Last updateTue, 22 Apr 2014 12pm

Back You are here: Home News News Guadalajara New labs to open doors for Guadalajara innovators

New labs to open doors for Guadalajara innovators

An alumni group from the Massachusetts Institute of Technology has created a Jalisco non-profit and along with the state government plans to create four laboratories by 2016 for entrepreneurs in science and technology to develop and test their ideas.

The non-profit company, MIT Enterprise Forum México—which was announced by Jalisco’s Secretary of Innovation, Science and Technology, Jaime Reyes Robles, last August—is already zeroing in on a location for its Guadalajara office, most likely in the city’s Software Center, north of the Plaza del Sol shopping center.

“Like all of us here, I’m Mexican,” said MIT Enterprise Forum Mexico co-founder, Ricardo Godinez, in Spanish. “A Mexican who is convinced that in Mexico there’s a lot of talent; there’s technology; there are entrepreneurs, innovators; there are inventors.”

The agreement will help entrepreneurs network, build sources of investment and open connections with innovators working in the Boston area. A major step for companies here is the development of four laboratories where they can put their groundbreaking ideas to work.

The first of those labs, a center for rapid prototyping and advanced manufacturing, is ready for use at the Instituto Tecnológico Superior de Zapopan after a 16-million-peso investment, Reyes Robles said.

The second lab will focus on the “Internet of Things,” a concept that’s been discussed in the U.S. tech press and involves connecting everyday items to a network. For example, a sweater could be equipped with a sensor so when it’s sold the manufacturer would know immediately about the drop in inventory. Medical devices that can detect bacteria levels in patients could communicate with surgeons preparing for an operation, letting them know about the patients’ conditions. Devices placed in refrigerators could send information to shoppers telling them how much food they have.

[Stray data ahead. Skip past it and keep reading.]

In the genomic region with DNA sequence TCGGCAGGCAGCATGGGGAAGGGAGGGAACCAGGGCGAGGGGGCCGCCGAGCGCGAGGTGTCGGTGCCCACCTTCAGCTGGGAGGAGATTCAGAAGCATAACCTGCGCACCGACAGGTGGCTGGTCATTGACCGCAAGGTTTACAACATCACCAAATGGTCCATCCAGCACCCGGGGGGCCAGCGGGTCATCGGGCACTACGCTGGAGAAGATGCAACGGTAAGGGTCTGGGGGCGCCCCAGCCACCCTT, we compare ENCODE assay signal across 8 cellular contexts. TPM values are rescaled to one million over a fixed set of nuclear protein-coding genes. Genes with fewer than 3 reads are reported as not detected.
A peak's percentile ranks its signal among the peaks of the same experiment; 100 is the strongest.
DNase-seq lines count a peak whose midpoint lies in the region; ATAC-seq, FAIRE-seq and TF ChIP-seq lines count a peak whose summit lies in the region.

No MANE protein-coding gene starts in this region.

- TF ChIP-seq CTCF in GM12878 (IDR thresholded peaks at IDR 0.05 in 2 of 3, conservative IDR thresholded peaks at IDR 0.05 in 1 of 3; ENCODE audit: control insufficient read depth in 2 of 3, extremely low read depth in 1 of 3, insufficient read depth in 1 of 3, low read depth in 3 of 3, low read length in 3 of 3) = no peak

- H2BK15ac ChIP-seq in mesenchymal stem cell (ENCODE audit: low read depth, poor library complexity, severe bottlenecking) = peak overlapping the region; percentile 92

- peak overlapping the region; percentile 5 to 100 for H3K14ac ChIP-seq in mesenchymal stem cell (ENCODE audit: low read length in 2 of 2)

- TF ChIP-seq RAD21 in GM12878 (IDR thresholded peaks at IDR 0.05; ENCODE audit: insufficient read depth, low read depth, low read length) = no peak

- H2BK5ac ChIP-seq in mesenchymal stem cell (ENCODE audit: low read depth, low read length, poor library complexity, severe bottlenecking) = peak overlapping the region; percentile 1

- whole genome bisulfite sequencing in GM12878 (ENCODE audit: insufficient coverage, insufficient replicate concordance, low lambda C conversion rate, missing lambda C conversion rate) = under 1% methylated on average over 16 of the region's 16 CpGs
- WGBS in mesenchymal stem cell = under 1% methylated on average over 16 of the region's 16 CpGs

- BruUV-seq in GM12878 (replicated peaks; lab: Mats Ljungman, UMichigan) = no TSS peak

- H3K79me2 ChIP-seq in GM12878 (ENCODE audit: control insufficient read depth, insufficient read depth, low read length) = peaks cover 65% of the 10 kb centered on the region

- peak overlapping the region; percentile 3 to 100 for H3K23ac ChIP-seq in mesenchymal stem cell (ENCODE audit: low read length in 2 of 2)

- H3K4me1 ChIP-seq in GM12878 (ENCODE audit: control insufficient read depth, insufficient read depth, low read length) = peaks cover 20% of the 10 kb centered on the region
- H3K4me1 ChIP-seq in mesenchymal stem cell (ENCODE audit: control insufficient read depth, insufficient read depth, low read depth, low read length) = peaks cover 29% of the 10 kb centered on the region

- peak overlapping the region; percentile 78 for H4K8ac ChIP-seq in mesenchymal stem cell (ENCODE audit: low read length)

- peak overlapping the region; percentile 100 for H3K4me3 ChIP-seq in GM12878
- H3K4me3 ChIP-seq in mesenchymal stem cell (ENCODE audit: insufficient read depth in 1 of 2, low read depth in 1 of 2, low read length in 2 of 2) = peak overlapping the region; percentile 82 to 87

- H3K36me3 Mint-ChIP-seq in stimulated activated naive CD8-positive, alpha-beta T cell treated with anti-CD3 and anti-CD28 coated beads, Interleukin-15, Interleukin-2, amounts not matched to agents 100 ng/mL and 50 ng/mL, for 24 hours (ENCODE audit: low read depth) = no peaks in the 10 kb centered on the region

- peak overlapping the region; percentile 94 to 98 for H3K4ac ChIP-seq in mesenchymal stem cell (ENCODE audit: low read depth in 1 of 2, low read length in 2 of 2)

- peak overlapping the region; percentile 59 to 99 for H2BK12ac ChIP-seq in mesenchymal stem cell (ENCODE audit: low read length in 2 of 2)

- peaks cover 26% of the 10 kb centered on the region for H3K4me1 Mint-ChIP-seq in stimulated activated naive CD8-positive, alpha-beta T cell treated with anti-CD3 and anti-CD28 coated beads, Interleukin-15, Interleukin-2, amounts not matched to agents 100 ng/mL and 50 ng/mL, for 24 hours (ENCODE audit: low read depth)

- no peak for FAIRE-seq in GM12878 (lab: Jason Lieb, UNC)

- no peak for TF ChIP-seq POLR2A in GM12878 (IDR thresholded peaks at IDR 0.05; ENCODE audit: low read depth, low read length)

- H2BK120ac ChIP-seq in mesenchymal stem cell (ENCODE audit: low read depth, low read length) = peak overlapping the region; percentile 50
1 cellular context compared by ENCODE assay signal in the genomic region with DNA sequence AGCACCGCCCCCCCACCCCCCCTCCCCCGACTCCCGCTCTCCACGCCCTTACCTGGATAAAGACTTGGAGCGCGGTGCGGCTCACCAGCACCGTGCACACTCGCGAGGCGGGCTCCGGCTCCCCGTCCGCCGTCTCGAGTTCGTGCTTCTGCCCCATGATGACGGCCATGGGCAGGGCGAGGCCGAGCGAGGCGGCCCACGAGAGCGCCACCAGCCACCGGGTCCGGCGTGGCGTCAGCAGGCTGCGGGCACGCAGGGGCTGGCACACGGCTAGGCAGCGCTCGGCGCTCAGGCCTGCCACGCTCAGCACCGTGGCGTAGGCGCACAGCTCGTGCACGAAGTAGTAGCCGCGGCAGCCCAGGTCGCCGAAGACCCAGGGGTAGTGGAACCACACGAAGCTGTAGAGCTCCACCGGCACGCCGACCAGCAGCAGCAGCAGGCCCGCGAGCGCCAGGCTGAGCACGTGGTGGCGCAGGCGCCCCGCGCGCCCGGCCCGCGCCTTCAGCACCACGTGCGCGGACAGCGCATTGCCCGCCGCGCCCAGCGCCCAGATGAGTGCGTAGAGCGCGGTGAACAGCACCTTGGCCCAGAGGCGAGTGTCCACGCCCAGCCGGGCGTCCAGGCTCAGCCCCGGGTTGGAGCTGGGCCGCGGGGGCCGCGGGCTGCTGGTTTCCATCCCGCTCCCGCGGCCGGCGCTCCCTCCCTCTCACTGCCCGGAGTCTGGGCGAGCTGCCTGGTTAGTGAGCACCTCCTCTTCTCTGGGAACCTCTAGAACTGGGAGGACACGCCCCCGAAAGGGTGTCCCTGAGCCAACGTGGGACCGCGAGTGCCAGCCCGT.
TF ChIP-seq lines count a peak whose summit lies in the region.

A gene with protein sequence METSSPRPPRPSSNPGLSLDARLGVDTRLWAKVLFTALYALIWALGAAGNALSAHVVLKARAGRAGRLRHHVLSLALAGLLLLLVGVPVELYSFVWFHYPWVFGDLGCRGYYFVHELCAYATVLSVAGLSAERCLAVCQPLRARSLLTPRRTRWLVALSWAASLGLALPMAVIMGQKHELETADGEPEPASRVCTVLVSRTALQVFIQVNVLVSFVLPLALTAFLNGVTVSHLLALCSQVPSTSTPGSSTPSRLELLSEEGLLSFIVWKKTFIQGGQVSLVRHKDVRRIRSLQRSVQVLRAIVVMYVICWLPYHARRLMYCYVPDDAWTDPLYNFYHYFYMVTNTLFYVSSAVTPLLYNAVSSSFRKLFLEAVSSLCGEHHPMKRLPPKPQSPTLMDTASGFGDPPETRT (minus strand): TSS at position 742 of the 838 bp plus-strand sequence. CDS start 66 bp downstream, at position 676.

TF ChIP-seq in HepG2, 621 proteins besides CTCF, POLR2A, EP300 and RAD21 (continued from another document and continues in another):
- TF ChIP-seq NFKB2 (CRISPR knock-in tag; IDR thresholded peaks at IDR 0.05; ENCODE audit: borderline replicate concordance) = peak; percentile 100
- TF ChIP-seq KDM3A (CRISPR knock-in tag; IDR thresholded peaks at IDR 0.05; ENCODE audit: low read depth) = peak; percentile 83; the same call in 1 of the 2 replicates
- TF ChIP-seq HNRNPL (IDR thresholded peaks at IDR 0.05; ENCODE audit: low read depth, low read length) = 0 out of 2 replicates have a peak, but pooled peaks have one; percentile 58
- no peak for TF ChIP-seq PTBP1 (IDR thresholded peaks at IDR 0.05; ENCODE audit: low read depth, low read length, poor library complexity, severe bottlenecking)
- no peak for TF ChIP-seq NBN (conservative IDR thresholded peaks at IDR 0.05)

“This is the future,” Reyes Robles said about developing such technology in Jalisco.

The final two laboratories the MIT Enterprise Forum Mexico has agreed to participate with include one for the analysis of large-scale data and another for advanced genomics and synthetic biology.

Godinez said his company would have significant involvement in all of the labs.

Jose Pacheco, also a co-founder of the company, said the idea is to empower entrepreneurs to turn their ideas into reality.

The company is a chapter of the MIT Enterprise Forum, a global network dedicated to strengthening technology clusters around the world so the innovation economy can bring state-of-the-art products into the marketplace.

In this way, entrepreneurs in the Boston area can build connections with cutting edge companies around the world and, in turn, those companies can take advantage of the resources and knowledge surrounding MIT, one of the world’s most prestigious universities.

The Guadalajara chapter is the first to open in Mexico and it will provide a connection point for entrepreneurs across the country and in other parts of Latin America. One aspect that sets apart Guadalajara’s chapter is that Godinez and Pacheco have actually formed a Mexican company here.

When it comes to technology and innovation in Guadalajara, Pacheco said the ecosystem is already in place and the MIT Enterprise Forum is looking to build on that.

Site Map


  • Email Us
  • 1-800-024-9432
  • 333-615-2177
  • 333-615-0606